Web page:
There’s a registration lottery this year
Starting May 15th, you can sign up for the registration lottery to attend Campfire Tails 2017.
Every week, the entries are shuffled and added to the queue for getting a spot.
If you miss the first/second/etc week, it’s not necessarily too late, but you will be behind everyone who signed up in an earlier week than you.
When you get a spot, you’ll be notified by email then have 48 hours to complete and pay for your registration.
You can get a refund if requested before the deadline.
We no longer allow registrations to be transferred.
The +1 system from last year’s wait list is returning.
You’ll be able to make sure that your ride/mate/bestie is able to come too, if they were signed up but didn’t get a spot.
The cap for this year is 200 attendees, but we believe interest is likely to exceed that, which is why we’re instituting this this lottery-based process.
There are a lot of details in the updated registration policy that could impact you, depending on your situation. Please take a look.
If you worked two or more meals in the kitchen last year, please send @Koinu a PM here on the forum with the username of who you want to give your extra reserved spot to. The deadline for doing so is May 15th, but the sooner I can get that sorted the better.
Note that this is entirely separate from the way +1 spots are given out with all registration opportunities. Both you as a volunteer and the recipient of your extra reserved spot are treated as having reserved spots.
So, why all this?
####When we sold out last year, it was a surprise to us
We did of course see it coming several weeks before it actually happened, but the attendance cap had always been a sort of theoretical thing—a safeguard to prevent us from being overwhelmed. The registration system didn’t even have the functionality to limit the number of sign-ups until a few weeks before we hit the cap.
We tried to handle it fairly, giving preferential notice about the upcoming early closure of reg to volunteers who hadn’t signed up yet (and setting a deadline for them to do so), and conducting the wait-list lottery for when some of those spots came available, but we believe it could still have been handled better.
First-come first-served kinda sucks
The reason we didn’t do the wait-list last year as first-come first-served is that it would have given an unfair advantage to the people who found out about it first, and there wasn’t really enough time to announce it far in advance of it actually opening.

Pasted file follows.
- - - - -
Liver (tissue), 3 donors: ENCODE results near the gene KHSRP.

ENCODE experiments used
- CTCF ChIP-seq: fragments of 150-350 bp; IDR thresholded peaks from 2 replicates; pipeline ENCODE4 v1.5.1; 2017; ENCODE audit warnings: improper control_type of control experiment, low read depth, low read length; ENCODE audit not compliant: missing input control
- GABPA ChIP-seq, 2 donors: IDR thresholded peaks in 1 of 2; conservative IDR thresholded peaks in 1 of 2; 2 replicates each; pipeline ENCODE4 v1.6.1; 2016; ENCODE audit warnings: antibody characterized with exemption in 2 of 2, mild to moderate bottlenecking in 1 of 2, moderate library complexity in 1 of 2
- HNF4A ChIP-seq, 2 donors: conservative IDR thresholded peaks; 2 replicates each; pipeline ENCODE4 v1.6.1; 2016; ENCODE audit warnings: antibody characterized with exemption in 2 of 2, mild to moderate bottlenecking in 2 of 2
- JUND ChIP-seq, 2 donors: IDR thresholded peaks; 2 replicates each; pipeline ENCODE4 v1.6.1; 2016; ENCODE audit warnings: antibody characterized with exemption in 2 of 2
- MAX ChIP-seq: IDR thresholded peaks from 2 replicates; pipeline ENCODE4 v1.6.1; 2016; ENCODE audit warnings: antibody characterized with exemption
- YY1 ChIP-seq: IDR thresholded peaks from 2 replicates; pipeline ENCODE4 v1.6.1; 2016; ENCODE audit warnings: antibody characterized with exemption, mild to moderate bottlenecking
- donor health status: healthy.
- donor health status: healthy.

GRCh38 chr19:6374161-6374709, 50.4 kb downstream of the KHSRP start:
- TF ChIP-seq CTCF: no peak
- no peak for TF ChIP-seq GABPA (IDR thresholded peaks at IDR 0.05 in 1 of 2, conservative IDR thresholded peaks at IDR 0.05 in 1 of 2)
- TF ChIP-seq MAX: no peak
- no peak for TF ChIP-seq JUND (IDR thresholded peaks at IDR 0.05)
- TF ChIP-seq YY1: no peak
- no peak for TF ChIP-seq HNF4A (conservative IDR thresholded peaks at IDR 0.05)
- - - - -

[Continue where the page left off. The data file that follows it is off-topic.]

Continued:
Favoring those who are enthusiastic about an event (versus, say, those with the deepest wallets) is something we find appealing, but even when announced far in advance, first-come first-served still has some downsides. It disfavors those who can’t get away from a job or other obligation at the exact time the sign-up for something goes live, which is deeply unfair.
We want this to be a low-stress experience
Having a rush of activity all at the same moment is stressful for everyone involved, and when the system handling that activity can’t handle it, it gets even worse. Having spots go preferentially to people who can avoid work and spend all day mashing F5 is extremely unfair, and even when the system can handle it and it’s over in a matter of minutes, it’s still hella stressful.
Although somewhat complex, the system we’re adopting this year should be very low-stress. If you’re super-excited about CFT and want the best chance you can get to go (barring having volunteered last year), all you need to do is be sure you sign up during the first week. It doesn’t matter when during the week you take care of that, you’re on a fair and equal footing as everyone else.
Likewise, when it’s your time to finish and pay for your registration, 48 hours should be more than enough to do that and coordinate with whoever you’re giving your +1 spot to.
Finally, the biggest feature of this system is that it’s adaptable to however much interest we actually have this year. We expect interest to exceed our raised cap of 200 this year, but that’s not a given. If we did a period of first-come first-served then transitioned to having a wait list, that’d still have all of the problems of a rush in the form of trying to beat the transition to having a lottery/wait list.
I (Koinu) have had a few collaborators help with developing this process and debugging the details, but I’m still very much interested in feedback from the community at large, particularly regarding how this compares to other events’ handling of sell-out conditions.
Feel free to reply here with questions as well, although please do read the full registration policy first. This post and the registration page are just summaries of the process, and there are several details that are addressed only in the policy itself.